For your account size you will not want an undefined risk so you can sell a call at the strike price you think it will stay below then buy a cheaper call. Your potential loss then will be the difference between the two strikes minus the credit received. Your max profit will be the credit received. I usually look to collect at least 1/3 the width of the strikes, and the further out of the money you go the less credit you will receive but the higher the probability of success by expiration. Also the higher the Implied Volatility the richer the premium, generally.
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  #4  
Old 07-03-2017,
BillieLem BillieLem is offline
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Join Date: May 2017
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Why did you move onto indicators again? MA is still a secondary indicator BUT could be used as a confidence boost AFTER you understand basic primary indicators. I've suggested the direction you should be starting, but yet you keeping moving on to other topics. When learning math in school did you learn algebra before addition?
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  #5  
Old 07-03-2017,
BigBonusfLeek BigBonusfLeek is offline
 
Join Date: Feb 2017
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When you're ready to actually learn how to read a chart, I'd be more than happy to set up a phone call with you AFTER you do the exercise I gave you here. Until then, I find it hard to keep wasting my time replying to your threads. I've given you the short-cut directions to start your process, but you keep taking the long-road trying to find your own short cut. I've taken the long-road already and now trade for a living; I'm trying to give you a short cut. Heck you really haven't listened to much of what Acstudio has said either. We've both given you tons of advice/direction but it only helps if you actually read and digest what is being taught.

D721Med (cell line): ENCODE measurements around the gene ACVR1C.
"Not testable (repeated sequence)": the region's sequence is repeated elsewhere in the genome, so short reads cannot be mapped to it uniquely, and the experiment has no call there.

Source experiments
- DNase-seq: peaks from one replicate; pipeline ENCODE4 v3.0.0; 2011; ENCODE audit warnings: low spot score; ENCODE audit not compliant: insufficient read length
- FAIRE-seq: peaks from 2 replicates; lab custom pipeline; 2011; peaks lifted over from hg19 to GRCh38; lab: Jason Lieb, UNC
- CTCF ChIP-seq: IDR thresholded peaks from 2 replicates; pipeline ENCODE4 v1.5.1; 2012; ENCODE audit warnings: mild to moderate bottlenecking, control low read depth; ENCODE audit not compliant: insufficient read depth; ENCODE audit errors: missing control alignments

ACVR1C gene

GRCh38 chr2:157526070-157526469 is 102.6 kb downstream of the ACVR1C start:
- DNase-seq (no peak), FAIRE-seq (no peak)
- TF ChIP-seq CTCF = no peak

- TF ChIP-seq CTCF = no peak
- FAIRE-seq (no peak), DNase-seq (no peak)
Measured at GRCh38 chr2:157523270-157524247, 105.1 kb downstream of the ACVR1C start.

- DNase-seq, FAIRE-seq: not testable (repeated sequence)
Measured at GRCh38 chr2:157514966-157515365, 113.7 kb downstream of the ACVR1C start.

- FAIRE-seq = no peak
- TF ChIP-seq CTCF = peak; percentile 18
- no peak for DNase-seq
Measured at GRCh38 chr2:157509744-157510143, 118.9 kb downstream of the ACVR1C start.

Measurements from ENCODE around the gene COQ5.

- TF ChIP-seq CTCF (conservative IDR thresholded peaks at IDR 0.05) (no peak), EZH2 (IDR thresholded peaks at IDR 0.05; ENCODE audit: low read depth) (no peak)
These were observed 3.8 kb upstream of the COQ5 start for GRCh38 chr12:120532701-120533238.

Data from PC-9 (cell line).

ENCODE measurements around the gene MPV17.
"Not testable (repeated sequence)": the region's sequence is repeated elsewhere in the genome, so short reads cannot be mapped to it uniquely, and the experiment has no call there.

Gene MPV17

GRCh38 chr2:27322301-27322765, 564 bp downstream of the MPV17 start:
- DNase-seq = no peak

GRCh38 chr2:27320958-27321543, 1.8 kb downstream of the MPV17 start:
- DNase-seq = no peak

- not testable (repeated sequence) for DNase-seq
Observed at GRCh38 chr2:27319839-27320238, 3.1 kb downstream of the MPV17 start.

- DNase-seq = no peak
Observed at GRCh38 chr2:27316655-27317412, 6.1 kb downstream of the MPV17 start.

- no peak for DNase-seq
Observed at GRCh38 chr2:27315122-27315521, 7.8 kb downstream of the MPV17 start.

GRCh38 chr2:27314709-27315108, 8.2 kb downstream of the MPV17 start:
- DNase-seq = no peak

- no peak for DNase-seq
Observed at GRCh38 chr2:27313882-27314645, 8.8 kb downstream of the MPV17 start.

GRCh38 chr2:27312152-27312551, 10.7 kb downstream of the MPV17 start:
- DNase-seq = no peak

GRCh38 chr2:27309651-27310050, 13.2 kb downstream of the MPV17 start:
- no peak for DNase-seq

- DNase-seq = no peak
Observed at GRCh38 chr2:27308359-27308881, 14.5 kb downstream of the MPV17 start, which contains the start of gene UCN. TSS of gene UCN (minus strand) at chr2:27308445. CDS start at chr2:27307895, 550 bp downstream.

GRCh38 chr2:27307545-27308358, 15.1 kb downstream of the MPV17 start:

Do you want to learn from someone who has been there and done that or keep guessing how all these indicators or options work without the proper framework in place? Sadly, most end up losing money when they take the long-road. I hope you choose wisely going forward.
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  #6  
Old 07-04-2017,
admin admin is offline
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Join Date: Dec 2010
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By the way, I believe it was Blaine above and his referenced exercise that suggested that you use daily charts (1 candle = 1 day). Let me second that. You have to start at the beginning. Don't even look at a 5 minute chart until you've been trading for a year.

Regarding options. Sure, options add leverage, which may or may not be a good thing. Options also expire, which again, may or may not be a good thing. I use options more for enhancing the probability of success. I prefer to make 5%/month 80% of the time than trying to get 200% 1% of the time.

My book mentioned below discusses my favorite high-probability trade that I use for monthly income.